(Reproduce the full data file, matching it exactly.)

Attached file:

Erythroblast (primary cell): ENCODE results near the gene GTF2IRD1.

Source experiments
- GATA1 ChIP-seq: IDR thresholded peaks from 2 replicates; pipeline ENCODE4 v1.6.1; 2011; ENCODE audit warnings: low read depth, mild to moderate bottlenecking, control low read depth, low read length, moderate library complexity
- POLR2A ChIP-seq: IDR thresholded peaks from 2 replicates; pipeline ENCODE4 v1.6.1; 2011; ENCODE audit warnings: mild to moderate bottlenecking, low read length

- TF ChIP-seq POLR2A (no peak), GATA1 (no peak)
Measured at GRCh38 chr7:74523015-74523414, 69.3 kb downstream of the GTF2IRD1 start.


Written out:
Erythroblast (primary cell): ENCODE results near the gene GTF2IRD1.

Source experiments
- GATA1 ChIP-seq: IDR thresholded peaks from 2 replicates; pipeline ENCODE4 v1.6.1; 2011; ENCODE audit warnings: low read depth, mild to moderate bottlenecking, control low read depth, low read length, moderate library complexity
- POLR2A ChIP-seq: IDR thresholded peaks from 2 replicates; pipeline ENCODE4 v1.6.1; 2011; ENCODE audit warnings: mild to moderate bottlenecking, low read length

- TF ChIP-seq POLR2A (no peak), GATA1 (no peak)
Measured at GRCh38 chr7:74523015-74523414, 69.3 kb downstream of the GTF2IRD1 start.